WASHINGTON -- GOP speechwriter Michael Gerson argued Sunday that Republican Sen. Rand Paul's position against foreign aid could create heavy humanitarian suffering around the world.
Though the 2016 Republican presidential primary is yet to officially begin, it's already ramping up informally, with Paul as a possible contender for the top office. Paul has called for dramatically reducing foreign aid and limited engagement in foreign affairs.
The main criticism that Paul gets from within Republican circles is that his ideology is naive. Not engaging militarily ends up creating a vacuum, the logic goes, making America more vulnerable to long-term threats. On this front, Paul has enough popular backing not to sweat the critics too much.
But on "Meet The Press," Gerson took a different type of shot at the senator. He called a trip Paul took to Guatemala this week to perform eye surgery "wonderful," but then honed in on his foreign policy positions.
"He’s a senator and a possible presidential candidate, and his policy views matter. He’s called for the gradual elimination of all foreign aid. I’ve seen its effect in sub-Saharan Africa and other places. This would cause misery for millions of people on AIDS treatment. It would betray hundreds of thousands of children receiving malaria treatment. These are things you can’t ignore in a presidential candidate. This is a perfect case of how a person can have good intentions but how an ideology can cause terrible misery. He will need to explain that.”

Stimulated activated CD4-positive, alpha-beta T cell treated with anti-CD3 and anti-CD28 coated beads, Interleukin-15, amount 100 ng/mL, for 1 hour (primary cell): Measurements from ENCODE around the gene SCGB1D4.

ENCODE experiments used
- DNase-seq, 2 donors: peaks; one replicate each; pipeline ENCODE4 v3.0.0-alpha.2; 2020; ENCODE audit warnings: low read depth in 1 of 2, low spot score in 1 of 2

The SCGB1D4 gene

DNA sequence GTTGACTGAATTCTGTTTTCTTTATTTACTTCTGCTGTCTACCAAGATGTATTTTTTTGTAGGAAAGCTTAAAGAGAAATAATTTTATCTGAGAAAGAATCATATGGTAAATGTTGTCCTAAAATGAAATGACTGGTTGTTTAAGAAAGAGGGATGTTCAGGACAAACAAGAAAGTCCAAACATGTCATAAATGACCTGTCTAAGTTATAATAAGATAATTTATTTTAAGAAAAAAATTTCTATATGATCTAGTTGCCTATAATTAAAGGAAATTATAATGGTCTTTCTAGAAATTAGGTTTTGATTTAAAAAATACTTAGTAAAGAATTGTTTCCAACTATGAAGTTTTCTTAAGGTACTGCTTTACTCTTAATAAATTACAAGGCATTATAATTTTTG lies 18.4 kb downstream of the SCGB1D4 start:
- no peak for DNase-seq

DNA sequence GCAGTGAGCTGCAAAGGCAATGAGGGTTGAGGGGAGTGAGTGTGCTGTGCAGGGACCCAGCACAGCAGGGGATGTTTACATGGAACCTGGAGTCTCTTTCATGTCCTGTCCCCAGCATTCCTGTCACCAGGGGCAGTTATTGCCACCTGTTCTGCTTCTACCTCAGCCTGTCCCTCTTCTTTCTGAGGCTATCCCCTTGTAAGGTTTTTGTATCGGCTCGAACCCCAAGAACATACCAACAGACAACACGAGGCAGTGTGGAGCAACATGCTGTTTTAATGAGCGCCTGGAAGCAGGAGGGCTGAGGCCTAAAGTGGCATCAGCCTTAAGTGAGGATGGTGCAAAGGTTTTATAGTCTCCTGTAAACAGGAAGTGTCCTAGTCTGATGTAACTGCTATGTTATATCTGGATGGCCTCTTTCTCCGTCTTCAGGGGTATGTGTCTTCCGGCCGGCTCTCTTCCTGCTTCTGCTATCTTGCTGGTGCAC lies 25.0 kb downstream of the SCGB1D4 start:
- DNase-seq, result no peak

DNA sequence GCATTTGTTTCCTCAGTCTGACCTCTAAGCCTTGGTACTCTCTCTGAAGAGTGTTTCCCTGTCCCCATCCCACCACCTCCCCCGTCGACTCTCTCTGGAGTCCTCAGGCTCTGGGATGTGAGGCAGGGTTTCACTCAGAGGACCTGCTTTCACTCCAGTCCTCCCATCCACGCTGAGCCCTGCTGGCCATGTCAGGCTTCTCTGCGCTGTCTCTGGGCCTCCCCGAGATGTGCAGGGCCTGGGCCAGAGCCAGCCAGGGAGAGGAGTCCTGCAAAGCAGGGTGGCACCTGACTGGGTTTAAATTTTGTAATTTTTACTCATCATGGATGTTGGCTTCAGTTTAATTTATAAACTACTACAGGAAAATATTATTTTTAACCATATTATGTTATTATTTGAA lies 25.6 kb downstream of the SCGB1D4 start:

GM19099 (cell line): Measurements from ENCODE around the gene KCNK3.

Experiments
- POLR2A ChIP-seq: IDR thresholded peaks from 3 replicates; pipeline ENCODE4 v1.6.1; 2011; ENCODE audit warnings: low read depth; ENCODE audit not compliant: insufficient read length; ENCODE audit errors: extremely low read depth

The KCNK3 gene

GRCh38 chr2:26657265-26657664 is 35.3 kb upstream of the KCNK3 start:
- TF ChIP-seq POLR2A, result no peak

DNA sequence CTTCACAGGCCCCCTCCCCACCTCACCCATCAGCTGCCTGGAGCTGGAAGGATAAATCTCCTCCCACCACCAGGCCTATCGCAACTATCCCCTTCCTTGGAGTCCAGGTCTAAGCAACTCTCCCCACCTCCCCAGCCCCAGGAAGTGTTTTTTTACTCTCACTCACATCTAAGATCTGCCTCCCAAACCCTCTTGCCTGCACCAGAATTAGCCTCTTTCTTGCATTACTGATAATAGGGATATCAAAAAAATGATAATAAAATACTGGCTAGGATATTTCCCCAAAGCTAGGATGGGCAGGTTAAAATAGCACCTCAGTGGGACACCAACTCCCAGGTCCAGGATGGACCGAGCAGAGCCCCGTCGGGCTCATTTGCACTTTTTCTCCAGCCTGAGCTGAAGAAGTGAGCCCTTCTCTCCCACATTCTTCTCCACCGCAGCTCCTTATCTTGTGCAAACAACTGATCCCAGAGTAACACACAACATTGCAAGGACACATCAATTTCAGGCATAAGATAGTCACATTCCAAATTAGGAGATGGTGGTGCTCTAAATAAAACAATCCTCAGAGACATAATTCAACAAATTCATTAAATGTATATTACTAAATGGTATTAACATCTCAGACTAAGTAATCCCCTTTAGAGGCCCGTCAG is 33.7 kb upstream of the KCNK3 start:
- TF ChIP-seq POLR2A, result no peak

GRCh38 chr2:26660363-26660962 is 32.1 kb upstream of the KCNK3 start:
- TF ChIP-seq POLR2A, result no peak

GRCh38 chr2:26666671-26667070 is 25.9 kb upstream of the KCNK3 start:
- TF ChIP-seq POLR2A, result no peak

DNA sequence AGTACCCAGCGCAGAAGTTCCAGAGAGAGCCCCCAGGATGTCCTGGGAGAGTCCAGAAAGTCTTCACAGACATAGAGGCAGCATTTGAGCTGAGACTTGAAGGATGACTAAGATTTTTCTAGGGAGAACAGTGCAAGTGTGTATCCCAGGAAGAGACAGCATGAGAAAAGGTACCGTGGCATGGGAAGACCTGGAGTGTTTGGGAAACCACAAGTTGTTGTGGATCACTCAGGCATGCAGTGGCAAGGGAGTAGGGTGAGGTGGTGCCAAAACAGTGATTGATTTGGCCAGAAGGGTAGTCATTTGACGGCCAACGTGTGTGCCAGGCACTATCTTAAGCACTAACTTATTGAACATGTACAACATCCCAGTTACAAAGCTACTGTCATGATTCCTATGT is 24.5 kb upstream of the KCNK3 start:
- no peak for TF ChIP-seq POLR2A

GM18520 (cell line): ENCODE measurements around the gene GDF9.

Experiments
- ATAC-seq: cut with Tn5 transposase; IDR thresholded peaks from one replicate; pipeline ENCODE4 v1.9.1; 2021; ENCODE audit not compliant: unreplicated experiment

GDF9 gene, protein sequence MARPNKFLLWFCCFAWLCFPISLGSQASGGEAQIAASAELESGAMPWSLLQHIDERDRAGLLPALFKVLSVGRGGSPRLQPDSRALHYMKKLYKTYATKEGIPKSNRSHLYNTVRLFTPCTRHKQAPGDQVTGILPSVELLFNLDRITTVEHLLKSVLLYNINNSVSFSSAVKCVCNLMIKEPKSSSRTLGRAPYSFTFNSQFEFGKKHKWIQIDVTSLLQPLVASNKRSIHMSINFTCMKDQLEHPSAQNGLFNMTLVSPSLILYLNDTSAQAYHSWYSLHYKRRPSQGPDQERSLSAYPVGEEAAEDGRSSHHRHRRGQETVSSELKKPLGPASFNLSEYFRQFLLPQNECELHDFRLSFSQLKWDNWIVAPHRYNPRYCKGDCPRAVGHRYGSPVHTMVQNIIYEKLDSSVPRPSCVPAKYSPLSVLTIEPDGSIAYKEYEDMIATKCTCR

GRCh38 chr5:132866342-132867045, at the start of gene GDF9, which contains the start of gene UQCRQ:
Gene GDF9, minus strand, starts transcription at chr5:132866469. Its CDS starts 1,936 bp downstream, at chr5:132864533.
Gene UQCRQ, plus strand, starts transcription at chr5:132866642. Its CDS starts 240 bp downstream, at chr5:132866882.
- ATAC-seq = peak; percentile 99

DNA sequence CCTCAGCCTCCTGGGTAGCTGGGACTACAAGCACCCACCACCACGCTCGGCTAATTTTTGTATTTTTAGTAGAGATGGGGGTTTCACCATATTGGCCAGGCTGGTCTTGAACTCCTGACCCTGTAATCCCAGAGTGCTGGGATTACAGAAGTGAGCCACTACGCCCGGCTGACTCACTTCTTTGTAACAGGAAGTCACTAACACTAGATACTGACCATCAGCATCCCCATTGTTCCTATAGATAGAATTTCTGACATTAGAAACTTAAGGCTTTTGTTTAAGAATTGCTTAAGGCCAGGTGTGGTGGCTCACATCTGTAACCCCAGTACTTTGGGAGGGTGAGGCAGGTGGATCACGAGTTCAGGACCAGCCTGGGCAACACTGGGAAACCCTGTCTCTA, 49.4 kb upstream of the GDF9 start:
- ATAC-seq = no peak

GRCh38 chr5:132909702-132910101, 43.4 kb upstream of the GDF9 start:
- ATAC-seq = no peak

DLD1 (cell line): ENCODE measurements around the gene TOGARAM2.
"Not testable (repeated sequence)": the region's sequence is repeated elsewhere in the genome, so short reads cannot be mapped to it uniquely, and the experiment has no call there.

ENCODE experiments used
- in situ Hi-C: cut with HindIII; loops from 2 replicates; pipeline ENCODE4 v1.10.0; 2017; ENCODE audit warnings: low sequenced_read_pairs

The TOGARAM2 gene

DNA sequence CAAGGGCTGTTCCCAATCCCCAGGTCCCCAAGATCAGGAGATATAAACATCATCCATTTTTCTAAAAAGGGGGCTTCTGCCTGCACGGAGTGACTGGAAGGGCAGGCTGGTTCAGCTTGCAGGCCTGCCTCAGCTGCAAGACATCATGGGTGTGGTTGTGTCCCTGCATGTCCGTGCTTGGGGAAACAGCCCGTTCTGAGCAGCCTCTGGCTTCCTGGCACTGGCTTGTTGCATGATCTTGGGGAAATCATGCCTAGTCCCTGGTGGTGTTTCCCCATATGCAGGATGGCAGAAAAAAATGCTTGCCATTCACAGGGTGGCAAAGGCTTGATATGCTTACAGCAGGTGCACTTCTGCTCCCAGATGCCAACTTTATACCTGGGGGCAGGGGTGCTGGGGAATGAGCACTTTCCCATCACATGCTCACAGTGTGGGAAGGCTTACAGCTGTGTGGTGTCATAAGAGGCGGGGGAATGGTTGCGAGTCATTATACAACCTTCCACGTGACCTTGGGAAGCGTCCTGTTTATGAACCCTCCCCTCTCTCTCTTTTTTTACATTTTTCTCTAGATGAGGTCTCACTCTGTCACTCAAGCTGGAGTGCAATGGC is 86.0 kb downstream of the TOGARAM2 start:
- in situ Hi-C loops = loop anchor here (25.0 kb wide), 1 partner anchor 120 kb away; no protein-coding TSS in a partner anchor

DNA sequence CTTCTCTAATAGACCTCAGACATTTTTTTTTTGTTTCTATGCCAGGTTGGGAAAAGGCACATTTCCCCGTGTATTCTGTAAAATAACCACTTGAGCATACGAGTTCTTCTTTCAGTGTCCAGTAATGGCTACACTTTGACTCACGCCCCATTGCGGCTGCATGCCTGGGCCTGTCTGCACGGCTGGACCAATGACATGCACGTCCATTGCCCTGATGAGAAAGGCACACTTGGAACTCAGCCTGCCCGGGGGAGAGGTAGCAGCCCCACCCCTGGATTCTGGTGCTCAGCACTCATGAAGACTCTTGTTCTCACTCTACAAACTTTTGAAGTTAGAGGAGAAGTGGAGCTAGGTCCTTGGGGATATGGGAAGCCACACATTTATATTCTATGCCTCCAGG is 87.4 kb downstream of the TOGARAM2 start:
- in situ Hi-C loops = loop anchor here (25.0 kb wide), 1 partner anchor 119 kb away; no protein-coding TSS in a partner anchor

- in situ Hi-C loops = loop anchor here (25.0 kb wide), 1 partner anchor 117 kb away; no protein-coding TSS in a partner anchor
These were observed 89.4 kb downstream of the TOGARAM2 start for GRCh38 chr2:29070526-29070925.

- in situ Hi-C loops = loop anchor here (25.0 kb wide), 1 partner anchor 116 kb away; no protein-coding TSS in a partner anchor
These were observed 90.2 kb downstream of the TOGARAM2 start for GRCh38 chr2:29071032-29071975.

Paul's foreign aid position has been built on the notion that the money often gets siphoned off for alternative (see: corrupt) purposes, and that it ends up convincing governments that they can turn to America to solve problems. The idea gets a lot of attention for what it would mean for the nation's international military interests, specifically U.S.-Israel relations.
Under scrutiny, Paul recently insisted he never called for cutting off Israel-specific aid.
Gerson’s criticism is of a different vein, and it suggests that Paul may face some pushback from the so-called compassionate conservative part of the Republican Party, and even possibly some religious conservatives.
"Gerson wrote a biased op-ed in the Washington Post this week about Sen. Paul that evidences a hostility to the Senator's limited government views. Gerson is clearly not a fair and unbiased voice of the Republican Party," Paul's office said in response to the attack.
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